Dynamics of the spontaneous formation of a planar phospholipid bilayer: A new approach by simultaneous electrical and optical measurements

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Title
Dynamics of the spontaneous formation of a planar phospholipid bilayer: A new approach by simultaneous electrical and optical measurements
Author
氏名 FUJIWARA Hisashi
ヨミ フジワラ ヒサシ
別名 藤原 久志
氏名 FUJIHARA Masayuki
ヨミ フジハラ マサユキ
別名 藤原 昌幸
氏名 ISHIWATA Takashi
ヨミ イシワタ タカシ
別名 石渡 孝
Subject
lipid bilayers
biomembranes
capacitance
capacitors
Abstract

An artificial lipid bilayer in planar form, well known as bilayer lipid membrane (BLM), spontaneously forms from a lipid droplet (L-α-phosphatidylcholine in n-decane and chloroform in this work) in an aperture of a thin partition in aqueous solution. The thinning dynamics of the lipid droplet or membrane has been studied by simultaneous capacitance and image recording, because the lipid membrane sandwiched by aqueous solutions can be considered as a parallel-plate capacitor. The simultaneous measurements have revealed the two-step thinning of the lipid membrane from its specific capacitance value: first, the initial droplet thins to yield a membrane of about 100 nm thickness (0.02 μF/cm2), and second, within this thin lipid membrane, a lipid bilayer of 4 nm thickness (0.42 μF/cm2) suddenly emerges and grows, keeping a bilayer structure. In addition, the simultaneous measurements have a time stamp, and thus can determine the trigger moment of the bilayer formation. The revealed dynamics provides the first quantitative support for a “zipper” mechanism [H. T. Tien and E. A. Dawidowicz, J. Colloid Interface Sci. 22, 438 (1966)]; in the mechanism, the first thinning results in a sandwich consisting of the organic solvent between two adsorbed lipid monolayers whose distance is the order of 100 nm, and then a chance contact of both monolayers initiates the formation and growth of a lipid bilayer in a zipper-like manner. However, because of the existence of the two solvent–water interfaces containing surface-active molecules, phospholipids, this work claims that the zipper mechanism should be modified in view of the Marangoni effect. The simultaneous measurements have also revealed the adjacency effect, namely, that only the prebilayer region just adjacent to the bilayer changes into a bilayer. The present formation and growth of a lipid bilayer, including the adjacency effect, can be explained by the classic nucleation theory of two-dimensional crystallization. BLM systems with the simultaneous measurements can be considered as a useful environment for the study of soft-matter chemical physics.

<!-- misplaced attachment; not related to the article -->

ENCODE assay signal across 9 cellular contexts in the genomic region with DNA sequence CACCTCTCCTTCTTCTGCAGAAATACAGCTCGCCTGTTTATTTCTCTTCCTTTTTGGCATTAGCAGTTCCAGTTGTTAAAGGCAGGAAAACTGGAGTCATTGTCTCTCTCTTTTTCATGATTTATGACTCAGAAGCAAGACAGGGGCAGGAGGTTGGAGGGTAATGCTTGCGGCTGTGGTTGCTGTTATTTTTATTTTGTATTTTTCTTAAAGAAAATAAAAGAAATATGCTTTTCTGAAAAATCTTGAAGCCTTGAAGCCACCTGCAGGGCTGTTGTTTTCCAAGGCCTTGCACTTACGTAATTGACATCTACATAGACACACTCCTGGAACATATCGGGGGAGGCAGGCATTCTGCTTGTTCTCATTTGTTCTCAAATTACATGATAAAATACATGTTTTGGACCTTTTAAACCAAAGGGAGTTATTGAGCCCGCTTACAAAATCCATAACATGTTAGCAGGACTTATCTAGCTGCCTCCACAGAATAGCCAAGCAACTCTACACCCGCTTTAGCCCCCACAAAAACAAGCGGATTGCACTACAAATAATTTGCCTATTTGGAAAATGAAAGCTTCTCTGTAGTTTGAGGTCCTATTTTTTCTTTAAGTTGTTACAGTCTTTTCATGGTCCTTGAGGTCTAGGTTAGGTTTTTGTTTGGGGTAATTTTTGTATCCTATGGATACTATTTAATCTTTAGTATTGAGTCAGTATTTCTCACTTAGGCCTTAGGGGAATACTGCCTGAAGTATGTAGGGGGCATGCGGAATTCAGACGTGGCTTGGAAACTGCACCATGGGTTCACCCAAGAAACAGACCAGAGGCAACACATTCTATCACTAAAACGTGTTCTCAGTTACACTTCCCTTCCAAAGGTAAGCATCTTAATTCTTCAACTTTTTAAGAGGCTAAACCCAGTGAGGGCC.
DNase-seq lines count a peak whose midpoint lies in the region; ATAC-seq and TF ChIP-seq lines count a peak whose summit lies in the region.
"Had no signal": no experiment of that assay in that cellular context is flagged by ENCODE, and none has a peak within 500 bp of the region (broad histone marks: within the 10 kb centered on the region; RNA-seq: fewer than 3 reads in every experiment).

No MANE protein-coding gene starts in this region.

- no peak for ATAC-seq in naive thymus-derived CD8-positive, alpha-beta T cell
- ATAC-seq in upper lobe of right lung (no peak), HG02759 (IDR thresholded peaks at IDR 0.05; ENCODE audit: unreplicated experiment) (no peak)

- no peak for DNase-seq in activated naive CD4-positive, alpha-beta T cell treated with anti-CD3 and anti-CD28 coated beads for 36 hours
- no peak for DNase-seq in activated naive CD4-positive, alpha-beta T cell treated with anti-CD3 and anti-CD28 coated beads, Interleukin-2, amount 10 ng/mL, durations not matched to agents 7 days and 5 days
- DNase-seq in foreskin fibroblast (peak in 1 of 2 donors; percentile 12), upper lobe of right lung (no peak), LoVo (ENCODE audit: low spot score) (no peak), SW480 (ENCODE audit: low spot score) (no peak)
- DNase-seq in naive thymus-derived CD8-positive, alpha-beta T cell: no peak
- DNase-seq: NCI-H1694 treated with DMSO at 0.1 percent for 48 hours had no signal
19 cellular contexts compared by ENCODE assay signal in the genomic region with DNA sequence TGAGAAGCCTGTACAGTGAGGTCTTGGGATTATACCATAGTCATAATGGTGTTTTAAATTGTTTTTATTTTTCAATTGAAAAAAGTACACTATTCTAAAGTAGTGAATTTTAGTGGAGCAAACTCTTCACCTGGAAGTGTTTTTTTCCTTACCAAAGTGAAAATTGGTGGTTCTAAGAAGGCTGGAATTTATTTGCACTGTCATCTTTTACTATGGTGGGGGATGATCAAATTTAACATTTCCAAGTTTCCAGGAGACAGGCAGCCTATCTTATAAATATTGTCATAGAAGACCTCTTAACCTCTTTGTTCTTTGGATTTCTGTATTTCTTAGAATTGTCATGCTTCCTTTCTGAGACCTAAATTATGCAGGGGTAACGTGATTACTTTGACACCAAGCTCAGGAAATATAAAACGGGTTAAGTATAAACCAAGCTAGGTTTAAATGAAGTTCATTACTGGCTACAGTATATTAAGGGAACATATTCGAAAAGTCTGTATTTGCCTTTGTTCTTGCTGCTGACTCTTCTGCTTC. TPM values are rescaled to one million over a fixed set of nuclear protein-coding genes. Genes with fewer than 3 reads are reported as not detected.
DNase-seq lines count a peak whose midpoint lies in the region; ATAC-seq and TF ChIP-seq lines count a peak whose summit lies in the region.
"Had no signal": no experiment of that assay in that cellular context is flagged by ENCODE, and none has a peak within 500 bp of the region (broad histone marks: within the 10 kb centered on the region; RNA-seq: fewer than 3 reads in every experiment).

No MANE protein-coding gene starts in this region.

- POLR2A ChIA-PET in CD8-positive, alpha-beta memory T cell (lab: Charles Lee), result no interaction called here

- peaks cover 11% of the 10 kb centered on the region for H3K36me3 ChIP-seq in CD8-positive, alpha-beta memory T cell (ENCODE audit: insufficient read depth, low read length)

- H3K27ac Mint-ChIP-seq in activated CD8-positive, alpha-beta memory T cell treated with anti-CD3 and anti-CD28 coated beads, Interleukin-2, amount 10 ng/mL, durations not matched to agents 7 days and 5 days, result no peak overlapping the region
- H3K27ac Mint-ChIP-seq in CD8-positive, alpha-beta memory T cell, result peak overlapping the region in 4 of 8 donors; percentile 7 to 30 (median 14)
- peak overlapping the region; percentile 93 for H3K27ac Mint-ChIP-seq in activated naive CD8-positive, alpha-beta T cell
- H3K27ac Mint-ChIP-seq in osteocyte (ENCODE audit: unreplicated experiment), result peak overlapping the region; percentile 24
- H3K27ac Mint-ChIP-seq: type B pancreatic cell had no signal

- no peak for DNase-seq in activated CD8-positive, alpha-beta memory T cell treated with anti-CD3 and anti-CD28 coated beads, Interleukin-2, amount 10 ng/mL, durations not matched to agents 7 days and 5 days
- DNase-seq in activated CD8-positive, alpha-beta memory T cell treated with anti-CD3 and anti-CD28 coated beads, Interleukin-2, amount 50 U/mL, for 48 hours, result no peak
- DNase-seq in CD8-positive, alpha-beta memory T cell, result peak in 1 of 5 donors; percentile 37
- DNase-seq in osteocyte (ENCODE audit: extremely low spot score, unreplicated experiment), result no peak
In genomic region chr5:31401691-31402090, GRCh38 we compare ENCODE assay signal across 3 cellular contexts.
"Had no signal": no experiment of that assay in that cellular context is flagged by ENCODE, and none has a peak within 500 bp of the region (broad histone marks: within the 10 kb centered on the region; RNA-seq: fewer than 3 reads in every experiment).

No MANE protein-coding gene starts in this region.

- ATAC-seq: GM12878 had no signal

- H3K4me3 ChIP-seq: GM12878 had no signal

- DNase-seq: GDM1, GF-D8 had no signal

Description Peer Reviewed
Journal Title
The Journal of Chemical Physics
Volume
119
Issue
13
Spage
6768
Epage
6775
Published Date
2003-10-01
Publisher
American Institute of Physics
ISSN
0021-9606
NCID
AA00694991
Language
eng
NIIType
Journal Article
Text Version
出版社版
Rights
Copyright 2003 American Institute of Physics. This article may be downloaded for personal use only. Any other use requires prior permission of the author and the American Institute of Physics.The following article appeared in J. Chem. Phys. 119, 6768 (2003) and may be found at http://dx.doi.org/10.1063/1.1605372.
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